Our six-film retrospective of some of the most acclaimed works by Japanese auteur Akira Kurosawa continues with his acclaimed 1952 drama Ikiru.
One of his greatest achievements, Ikiru is a compassionate drama that finds the filmmaker exploring themes of life and death at the most basic levels. Takashi Shimura beautifully portrays Kanji Watanabe, an aging bureaucrat with stomach cancer who is afraid he will die without his life ever having had meaning. Presented in a radically conceived two-part structure and shot with a perceptive, humanistic clarity of vision, Ikiru is a multifaceted look at what it means to live a life of balance — and of meaning.
Directed by Akira Kurosawa. 1952. 139 minutes. Not Rated.
Wednesday, July 11 – 3pm, 5:30pm, 8:30pm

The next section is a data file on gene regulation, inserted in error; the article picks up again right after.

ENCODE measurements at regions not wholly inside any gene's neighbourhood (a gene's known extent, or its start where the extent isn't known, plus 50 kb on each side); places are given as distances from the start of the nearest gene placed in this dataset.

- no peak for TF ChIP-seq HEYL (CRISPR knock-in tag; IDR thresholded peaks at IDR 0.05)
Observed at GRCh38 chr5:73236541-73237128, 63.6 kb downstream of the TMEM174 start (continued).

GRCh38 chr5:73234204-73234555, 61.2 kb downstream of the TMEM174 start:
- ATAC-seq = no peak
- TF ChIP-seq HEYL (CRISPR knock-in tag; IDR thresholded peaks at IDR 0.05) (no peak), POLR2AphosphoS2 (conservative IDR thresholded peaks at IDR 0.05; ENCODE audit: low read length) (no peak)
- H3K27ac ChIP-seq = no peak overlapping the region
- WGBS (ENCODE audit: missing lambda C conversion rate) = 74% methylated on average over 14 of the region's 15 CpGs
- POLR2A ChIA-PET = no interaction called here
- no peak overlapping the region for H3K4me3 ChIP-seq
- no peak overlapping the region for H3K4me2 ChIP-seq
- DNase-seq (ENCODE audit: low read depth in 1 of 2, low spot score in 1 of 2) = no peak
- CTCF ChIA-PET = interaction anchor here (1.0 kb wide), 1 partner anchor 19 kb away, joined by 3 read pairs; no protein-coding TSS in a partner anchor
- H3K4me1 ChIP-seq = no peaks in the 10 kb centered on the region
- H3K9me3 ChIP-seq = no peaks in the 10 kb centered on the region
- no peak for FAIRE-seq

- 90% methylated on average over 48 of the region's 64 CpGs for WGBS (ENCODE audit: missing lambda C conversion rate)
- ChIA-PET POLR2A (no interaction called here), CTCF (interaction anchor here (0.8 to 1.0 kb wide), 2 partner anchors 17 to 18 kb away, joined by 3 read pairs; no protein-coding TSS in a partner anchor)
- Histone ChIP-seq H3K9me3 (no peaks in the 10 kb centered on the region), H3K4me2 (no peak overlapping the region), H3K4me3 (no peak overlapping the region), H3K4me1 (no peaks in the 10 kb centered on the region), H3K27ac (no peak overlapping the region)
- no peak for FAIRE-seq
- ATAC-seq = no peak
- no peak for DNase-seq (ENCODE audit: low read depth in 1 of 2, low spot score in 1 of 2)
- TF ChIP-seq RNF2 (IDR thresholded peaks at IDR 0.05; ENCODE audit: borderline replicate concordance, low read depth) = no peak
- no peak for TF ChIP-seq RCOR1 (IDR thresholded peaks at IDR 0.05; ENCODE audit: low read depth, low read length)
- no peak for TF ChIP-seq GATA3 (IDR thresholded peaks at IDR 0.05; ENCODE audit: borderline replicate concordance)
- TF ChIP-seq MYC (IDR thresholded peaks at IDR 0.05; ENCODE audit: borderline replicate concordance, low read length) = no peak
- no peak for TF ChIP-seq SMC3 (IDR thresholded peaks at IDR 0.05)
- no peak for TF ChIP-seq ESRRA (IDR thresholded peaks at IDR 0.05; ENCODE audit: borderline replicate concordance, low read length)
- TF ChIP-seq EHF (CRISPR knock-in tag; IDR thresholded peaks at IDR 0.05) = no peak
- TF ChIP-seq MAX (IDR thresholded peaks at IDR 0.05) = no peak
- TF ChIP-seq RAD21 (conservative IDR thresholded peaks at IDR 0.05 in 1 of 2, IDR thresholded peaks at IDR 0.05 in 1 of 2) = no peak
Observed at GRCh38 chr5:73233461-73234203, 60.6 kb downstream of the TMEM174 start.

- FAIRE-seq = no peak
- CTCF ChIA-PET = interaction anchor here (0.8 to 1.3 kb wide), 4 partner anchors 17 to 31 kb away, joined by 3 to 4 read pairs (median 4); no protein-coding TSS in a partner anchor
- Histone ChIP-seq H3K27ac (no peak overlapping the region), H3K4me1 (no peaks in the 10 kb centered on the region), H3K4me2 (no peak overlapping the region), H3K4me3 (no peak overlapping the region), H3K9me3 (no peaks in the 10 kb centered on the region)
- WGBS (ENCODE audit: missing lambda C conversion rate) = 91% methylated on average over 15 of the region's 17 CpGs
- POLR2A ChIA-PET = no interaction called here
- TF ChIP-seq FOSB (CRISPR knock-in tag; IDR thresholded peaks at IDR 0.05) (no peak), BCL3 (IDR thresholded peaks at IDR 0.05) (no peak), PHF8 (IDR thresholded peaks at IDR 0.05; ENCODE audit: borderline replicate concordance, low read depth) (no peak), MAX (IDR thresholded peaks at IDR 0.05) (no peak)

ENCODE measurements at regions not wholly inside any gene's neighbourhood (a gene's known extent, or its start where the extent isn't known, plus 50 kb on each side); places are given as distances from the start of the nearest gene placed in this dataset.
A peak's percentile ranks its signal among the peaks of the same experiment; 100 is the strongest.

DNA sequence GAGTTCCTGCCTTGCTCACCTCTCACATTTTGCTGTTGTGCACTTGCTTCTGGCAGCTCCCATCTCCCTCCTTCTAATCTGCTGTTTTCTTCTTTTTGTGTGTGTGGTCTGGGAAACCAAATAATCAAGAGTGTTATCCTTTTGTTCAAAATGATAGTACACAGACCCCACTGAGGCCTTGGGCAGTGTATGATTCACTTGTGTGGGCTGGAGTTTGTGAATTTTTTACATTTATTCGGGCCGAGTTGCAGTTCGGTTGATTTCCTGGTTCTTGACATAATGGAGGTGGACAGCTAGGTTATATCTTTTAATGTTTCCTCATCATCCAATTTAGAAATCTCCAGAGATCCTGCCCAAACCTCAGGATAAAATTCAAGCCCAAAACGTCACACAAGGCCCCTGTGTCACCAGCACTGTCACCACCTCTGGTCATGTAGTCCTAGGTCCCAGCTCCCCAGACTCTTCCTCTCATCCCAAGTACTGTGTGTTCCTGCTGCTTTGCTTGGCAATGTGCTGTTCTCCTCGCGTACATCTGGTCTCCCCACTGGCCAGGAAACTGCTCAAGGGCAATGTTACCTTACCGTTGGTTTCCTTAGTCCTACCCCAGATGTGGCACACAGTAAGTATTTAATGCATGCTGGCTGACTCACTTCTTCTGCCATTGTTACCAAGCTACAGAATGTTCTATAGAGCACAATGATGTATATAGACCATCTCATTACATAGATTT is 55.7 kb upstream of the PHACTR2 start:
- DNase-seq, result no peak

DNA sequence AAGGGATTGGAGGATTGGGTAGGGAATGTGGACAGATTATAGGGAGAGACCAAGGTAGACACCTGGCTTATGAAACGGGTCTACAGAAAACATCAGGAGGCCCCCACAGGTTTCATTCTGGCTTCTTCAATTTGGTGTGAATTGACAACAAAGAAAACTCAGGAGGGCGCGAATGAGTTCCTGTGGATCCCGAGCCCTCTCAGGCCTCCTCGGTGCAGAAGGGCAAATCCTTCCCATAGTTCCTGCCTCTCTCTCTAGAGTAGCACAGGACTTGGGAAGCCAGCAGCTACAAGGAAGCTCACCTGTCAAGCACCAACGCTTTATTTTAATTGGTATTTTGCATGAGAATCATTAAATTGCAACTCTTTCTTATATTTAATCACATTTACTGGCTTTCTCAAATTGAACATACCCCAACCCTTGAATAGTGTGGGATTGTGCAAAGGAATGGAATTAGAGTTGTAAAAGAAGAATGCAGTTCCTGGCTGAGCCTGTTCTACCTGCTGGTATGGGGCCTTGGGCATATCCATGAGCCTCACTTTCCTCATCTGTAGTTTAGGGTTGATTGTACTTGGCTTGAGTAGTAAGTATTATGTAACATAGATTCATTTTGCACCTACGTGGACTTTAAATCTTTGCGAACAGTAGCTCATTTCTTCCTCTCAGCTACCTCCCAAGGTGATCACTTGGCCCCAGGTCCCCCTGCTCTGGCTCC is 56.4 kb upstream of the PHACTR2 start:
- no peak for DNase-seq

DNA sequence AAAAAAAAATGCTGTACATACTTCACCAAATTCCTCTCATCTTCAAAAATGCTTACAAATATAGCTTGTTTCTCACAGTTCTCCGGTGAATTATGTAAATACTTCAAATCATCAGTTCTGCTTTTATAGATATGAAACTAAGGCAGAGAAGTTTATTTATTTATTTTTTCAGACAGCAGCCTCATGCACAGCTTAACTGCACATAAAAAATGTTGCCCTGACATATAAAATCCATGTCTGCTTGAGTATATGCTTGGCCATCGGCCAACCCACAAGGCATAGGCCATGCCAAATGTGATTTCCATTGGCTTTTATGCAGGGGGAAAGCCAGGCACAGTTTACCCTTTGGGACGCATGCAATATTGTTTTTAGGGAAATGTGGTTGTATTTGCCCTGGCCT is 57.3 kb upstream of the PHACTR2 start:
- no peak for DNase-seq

Thursday, July 12 – 3pm, 5:30pm, 8:30pm
“Kurosawa achieves the piercing emotion and poetry of the Italian neorealists, but by opposite means: he doesn’t make the camera disappear; instead… he deploys his camera so sharply and unerringly that it seems to take X-rays of the spirit.” -Richard Brody, New Yorker
“Kurosawa’s eclectic style is a delight: his striking, varied compositions reflecting the old man’s journey from darkness to some kind of light right until the moving finale.” -Wally Hammond, Time Out
“I think this is one of the few movies that might actually be able to inspire someone to lead their life a little differently.” -Roger Ebert, Chicago-Sun Times